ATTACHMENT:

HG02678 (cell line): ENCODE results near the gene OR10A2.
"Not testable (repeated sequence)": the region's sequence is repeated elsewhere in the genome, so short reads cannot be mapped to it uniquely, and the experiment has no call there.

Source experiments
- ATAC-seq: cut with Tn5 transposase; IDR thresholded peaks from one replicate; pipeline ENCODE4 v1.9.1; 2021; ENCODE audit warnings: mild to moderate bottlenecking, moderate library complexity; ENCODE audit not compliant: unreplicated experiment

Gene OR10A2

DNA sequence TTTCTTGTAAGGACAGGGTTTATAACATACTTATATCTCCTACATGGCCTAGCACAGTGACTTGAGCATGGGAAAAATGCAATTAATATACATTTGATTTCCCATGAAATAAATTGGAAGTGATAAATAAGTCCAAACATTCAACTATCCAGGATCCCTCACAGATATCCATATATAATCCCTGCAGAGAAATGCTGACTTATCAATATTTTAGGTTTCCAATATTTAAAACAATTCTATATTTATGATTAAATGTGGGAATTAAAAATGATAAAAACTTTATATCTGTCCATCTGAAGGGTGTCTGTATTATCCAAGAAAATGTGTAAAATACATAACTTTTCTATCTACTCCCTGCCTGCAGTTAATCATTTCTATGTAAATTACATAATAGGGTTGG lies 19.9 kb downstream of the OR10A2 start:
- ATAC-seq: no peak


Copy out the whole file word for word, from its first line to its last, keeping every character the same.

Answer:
HG02678 (cell line): ENCODE results near the gene OR10A2.
"Not testable (repeated sequence)": the region's sequence is repeated elsewhere in the genome, so short reads cannot be mapped to it uniquely, and the experiment has no call there.

Source experiments
- ATAC-seq: cut with Tn5 transposase; IDR thresholded peaks from one replicate; pipeline ENCODE4 v1.9.1; 2021; ENCODE audit warnings: mild to moderate bottlenecking, moderate library complexity; ENCODE audit not compliant: unreplicated experiment

Gene OR10A2

DNA sequence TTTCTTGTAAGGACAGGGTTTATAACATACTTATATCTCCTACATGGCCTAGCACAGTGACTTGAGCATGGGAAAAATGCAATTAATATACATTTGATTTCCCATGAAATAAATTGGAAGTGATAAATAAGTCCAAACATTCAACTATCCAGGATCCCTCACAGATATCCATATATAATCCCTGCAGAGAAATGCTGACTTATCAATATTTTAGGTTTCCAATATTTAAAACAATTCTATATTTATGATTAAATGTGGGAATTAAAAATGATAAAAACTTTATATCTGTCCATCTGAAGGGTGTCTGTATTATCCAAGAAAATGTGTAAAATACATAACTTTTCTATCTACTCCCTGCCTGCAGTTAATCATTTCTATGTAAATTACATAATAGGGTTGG lies 19.9 kb downstream of the OR10A2 start:
- ATAC-seq: no peak